LONDON (Reuters) - A new global code to stamp out attempts at rigging the world’s currency markets may need tweaking just months after it was published, a senior Bank of England official said on Tuesday.
Central bankers and the forex industry published a voluntary code of conduct in May in response to banks being fined billions of dollars for rigging currency benchmarks.
Chris Salmon, executive director for markets at the BoE, said an aspect of the code’s “last look” section may need changing. This refers to the ability for traders to reject a trade at the last minute.
Salmon said a specific issue of trading activity during last look was particularly challenging.
“What is clear to me is that there is, at the very least, the potential for misuse of this specific feature,” Salmon told an industry conference in Barcelona, Spain.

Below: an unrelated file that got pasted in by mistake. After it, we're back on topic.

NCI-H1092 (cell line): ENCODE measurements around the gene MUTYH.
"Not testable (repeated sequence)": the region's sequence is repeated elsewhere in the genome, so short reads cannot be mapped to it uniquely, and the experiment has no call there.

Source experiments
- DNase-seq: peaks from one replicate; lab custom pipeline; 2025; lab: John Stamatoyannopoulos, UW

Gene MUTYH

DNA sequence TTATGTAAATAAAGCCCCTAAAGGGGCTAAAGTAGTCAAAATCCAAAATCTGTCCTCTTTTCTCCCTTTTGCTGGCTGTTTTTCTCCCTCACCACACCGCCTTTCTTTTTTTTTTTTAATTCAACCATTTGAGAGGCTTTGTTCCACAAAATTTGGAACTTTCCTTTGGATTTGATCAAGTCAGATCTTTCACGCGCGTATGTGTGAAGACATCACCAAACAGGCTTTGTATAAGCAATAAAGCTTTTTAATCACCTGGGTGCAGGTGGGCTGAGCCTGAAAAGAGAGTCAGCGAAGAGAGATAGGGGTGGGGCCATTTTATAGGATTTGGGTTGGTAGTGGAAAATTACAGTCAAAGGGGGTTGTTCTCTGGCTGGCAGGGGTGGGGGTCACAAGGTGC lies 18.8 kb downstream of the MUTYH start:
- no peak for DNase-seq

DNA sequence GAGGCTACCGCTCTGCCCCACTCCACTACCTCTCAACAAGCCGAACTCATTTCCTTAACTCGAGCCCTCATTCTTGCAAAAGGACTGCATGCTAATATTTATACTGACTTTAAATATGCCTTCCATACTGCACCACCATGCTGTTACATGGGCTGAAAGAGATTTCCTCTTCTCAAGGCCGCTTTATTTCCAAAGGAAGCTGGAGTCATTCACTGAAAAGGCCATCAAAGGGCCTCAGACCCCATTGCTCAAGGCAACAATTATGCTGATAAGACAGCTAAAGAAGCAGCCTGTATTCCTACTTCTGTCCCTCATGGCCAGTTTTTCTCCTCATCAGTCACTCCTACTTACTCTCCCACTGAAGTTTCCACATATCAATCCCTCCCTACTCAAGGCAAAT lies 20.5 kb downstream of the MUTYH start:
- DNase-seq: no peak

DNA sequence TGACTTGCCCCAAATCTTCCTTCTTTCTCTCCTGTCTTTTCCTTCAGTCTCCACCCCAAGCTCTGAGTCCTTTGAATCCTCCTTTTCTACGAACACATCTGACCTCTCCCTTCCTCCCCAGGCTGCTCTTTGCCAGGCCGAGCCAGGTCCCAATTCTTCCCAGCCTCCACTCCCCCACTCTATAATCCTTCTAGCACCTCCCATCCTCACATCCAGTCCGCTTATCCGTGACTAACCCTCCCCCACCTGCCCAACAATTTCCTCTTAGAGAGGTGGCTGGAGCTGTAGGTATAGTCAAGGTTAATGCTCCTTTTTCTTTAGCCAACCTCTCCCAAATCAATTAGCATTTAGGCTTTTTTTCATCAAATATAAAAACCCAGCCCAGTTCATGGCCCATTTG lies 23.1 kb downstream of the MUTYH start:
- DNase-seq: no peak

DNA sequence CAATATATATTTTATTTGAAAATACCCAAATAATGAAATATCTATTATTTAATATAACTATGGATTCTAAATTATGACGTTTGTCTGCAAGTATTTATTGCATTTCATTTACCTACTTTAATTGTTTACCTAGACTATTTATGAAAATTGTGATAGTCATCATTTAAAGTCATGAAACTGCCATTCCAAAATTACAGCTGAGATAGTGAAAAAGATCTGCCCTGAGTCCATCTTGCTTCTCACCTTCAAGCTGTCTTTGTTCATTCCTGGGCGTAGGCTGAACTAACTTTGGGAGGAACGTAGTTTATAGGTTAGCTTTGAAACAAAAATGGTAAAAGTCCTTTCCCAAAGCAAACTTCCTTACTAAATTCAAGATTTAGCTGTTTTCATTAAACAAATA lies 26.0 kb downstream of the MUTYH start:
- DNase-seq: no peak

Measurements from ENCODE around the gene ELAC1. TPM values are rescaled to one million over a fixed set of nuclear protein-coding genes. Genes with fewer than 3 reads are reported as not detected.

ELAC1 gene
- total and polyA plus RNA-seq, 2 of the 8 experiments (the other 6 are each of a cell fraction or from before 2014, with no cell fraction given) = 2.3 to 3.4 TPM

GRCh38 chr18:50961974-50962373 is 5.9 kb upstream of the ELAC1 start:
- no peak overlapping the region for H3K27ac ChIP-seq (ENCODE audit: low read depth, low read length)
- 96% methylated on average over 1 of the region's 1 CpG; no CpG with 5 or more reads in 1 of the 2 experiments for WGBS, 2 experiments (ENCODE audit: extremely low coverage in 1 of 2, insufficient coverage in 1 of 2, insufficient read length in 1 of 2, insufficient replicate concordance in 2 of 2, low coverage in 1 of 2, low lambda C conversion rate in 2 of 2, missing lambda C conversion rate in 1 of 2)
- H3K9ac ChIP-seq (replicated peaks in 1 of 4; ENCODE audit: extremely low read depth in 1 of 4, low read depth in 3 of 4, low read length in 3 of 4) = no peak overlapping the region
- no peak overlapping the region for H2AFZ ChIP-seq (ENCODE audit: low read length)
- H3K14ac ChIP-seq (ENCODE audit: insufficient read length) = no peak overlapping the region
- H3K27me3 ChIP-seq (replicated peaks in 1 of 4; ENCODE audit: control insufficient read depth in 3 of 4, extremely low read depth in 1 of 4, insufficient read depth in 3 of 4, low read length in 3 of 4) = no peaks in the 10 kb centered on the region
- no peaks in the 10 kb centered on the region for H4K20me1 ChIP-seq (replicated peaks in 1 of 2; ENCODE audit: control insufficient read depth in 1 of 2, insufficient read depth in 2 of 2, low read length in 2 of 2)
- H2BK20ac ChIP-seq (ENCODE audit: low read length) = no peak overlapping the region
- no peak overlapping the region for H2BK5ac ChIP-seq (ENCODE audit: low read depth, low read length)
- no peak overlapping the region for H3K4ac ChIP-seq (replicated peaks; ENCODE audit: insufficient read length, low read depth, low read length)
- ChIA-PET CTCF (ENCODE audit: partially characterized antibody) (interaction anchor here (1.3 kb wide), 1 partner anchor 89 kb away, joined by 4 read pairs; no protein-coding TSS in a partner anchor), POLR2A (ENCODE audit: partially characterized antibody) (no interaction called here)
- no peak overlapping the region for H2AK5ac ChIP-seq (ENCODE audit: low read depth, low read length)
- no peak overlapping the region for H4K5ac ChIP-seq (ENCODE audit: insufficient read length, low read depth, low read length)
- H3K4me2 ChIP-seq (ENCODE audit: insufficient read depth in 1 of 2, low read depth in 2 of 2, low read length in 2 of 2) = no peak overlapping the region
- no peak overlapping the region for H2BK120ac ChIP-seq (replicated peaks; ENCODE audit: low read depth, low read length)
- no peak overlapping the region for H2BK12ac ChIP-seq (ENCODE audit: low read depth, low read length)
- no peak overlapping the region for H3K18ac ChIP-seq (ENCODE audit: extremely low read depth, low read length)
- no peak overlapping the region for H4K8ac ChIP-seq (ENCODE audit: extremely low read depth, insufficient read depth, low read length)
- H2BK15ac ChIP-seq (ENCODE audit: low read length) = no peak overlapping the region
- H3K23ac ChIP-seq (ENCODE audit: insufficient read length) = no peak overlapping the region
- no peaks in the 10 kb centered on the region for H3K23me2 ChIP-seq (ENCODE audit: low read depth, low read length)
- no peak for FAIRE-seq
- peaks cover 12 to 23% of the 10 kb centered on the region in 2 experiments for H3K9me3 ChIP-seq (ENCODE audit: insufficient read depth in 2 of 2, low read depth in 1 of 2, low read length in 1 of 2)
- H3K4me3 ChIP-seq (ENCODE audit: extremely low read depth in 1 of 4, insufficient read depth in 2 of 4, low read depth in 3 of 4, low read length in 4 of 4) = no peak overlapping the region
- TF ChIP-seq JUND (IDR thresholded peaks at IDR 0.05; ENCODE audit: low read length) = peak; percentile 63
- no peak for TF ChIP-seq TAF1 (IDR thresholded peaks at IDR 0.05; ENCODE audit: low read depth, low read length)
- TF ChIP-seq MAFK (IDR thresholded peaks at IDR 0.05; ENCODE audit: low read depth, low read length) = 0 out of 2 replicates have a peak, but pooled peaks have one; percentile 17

To keep the global code up to date as markets change, a global foreign Exchange committee or GFXC was created.
Chaired by Salmon, the GFXC launched a public consulation on last look in May.
“If we can identify specific, legitimate, uses of this type of trading activity, as well as the already well-known illegitimate uses, we can then cater for both within the Code,” Salmon said.
“But if the evidence suggests that trading in the last look window is simply inconsistent with good conduct, this section of the Code will need to be updated accordingly.”
Changing the code would force changes in the business models at some trading firms.
Salmon said the next potential code change is likely to focus on “post-trade” transparency.
Reporting by Huw Jones; Editing by Angus MacSwan
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